Using some of Oracle’s development documentation as a base, the first component I created demonstrates the ability to update static page content through custom settings without touching the code. It utilizes the SitesSDK, which provides a set of functions to integrate custom components with the Content and Experience Cloud. These functions are particularly helpful in providing storage and retrieval of custom settings used to configure components on the page.

For example, when the component is first set on the page, it will load the default settings values, and render them to the template. While editing the site, you can access the settings in the dropdown menu located on the top right of the component.

Custom settings were defined for each of the titles and descriptions of the tile elements. By simply updating the input text for each of these fields in the form and pressing enter, the values update immediately on the component within the page. Moreover, when I am happy with the changes I can click “Save” and “Publish”, and those settings will be published to the site and persist for everyone until they need to be changed again. Anyone with permissions to edit the site would be able to update these values in a matter of seconds and publish the changes without any outages. You can see that updating the “Title 1” field to the value “My Title”, and the “Text 1” field to the value “My Description” will update the first tile within the component.

To demonstrate another use of custom settings, I’ve integrated a filepicker that allows the user to navigate files stored in the cloud, and select image to be displayed in the component on the page. Data returned by the SitesSDK can also give us some information on the image, which may be useful depending on the demands of your component. The image, and information about the image will also display immediately on the component so the editor of the site has a preview of the site with the updated component before publishing it to the site for everyone to see.

Custom settings provide a great way to manage elements of a page on your site that occasionally need manual changes, and don’t necessarily need to rely on pulling content dynamically from the cloud or another source. It gives site managers flexibility to make changes on the fly, and keep the site fresh and current for its audience.

Custom Component #2: Browser for Cloud Content

The second component I created utilizes Oracle’s Content Management API to build a content browser which displays previews, information, and actions on content living in the cloud. The API provides multiple endpoints to allow viewing, creating, modifying, and deleting folders and files. It can also retrieve information on users in the system. Oracle is working to extend the number and functionality of these endpoints in future releases.

In the above screenshot, you can see the documents view from the CEC interface, and the files that live in the “images” folder. Below is the screenshot of the custom component which grabs all of this information, and renders it to the site. The data returned in the responses make it possible to call for thumbnails of images and documents, as well as build actions like “View” and “Download” to open the full file on the CEC interface, or download the file respectively. This functionality can be used to create components that grab content dynamically and display it to your site as it is contributed to the cloud.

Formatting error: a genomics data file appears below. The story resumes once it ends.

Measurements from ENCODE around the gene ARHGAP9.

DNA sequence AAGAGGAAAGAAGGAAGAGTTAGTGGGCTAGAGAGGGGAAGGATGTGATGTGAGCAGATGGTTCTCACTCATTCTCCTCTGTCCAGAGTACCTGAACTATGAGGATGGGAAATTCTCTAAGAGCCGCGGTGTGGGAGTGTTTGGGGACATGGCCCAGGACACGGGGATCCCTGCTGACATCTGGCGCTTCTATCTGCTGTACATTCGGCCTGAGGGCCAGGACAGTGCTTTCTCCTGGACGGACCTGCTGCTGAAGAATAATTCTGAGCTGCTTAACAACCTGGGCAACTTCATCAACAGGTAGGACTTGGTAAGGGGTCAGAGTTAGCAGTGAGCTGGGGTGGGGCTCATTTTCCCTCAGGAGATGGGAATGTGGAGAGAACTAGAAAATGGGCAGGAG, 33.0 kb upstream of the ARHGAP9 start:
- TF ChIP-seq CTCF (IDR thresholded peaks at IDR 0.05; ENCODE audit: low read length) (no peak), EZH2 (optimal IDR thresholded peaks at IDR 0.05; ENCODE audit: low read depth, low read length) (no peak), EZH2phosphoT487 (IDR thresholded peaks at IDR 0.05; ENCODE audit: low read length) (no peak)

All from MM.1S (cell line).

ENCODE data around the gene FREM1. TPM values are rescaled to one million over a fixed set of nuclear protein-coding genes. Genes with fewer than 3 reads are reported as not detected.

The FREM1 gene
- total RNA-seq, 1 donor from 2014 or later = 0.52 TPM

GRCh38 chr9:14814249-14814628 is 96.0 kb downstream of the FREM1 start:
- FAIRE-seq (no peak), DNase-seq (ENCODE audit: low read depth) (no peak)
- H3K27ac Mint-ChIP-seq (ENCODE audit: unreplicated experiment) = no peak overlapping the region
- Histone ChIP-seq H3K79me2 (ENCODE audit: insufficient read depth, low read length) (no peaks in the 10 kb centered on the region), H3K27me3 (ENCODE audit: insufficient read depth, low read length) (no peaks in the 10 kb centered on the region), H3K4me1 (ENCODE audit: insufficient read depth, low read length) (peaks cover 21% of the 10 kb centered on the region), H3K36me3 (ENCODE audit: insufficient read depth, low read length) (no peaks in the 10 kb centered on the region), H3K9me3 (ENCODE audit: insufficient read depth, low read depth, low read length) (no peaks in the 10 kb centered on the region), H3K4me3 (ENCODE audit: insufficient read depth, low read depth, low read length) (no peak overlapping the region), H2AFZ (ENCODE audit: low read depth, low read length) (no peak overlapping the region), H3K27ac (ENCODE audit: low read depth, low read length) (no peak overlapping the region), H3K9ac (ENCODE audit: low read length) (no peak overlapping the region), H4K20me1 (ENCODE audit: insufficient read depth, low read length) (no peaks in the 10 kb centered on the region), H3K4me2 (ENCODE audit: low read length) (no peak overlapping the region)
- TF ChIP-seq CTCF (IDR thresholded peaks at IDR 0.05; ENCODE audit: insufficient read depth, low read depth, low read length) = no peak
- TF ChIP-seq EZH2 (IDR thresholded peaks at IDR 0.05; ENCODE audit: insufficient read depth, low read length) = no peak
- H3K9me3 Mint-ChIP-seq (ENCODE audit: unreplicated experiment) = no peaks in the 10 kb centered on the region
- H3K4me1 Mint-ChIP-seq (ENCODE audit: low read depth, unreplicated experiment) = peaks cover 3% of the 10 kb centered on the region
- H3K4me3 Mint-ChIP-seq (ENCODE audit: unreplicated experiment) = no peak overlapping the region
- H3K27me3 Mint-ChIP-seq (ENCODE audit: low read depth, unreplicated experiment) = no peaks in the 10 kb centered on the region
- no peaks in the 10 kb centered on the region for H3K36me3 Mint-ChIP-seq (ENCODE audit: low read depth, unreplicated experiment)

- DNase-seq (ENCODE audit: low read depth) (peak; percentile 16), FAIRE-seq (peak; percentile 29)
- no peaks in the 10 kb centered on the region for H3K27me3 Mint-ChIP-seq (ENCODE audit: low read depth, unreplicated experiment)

With an enterprise-level account, content administrators will have the ability to define their own structured content with access to Content Types, Content Items, Content Layouts, and Digital Assets. This allows the design of content specific to your business, and opens the door to develop components like a news feed which filters and displays only news content items in a widget on the page, or a search form which can return content filtered on any number of criteria.

Conclusion & Looking to the Future: Integrating with On-Premise and other Back-Office Applications

Content and Experience Cloud provides an ideal platform for content management in the cloud. It aggregates content, digital assets, conversations, and sites to a single location, where power users can delegate access to the people who need it, anywhere. Surface your content to sites on the cloud using custom components to build an interface that works for your business. Make updates quickly to provide always-current information without modifying site code, or taking the system offline. Oracle continues to improve and expand on the API endpoints and other development materials with future releases.

I will be working to integrate some of Fishbowl Solutions’ SPA taskflows into custom components for display on CEC Sites similar to what I’ve shown in the previous section, except the taskflow code will be hooked into an existing on-premise WebCenter Content instance to serve back content housed in a locally managed database rather than the Document Cloud Service. This will provide options to businesses looking to transition to the cloud service for benefits like site servers being hosted on the cloud, simple site/component management, and near-instant publishing, while still maintaining all the same content on-prem.

Another integration planned for future development is integration with the AuraPlayer service. AuraPlayer provides the ability to wrap existing Oracle Forms/EBS systems as web services which can eventually be surfaced on a Content and Experience Cloud site as a modern, mobile-friendly, responsive UI. With CEC already accessible by tablet and mobile devices, it stands out as a strong platform candidate.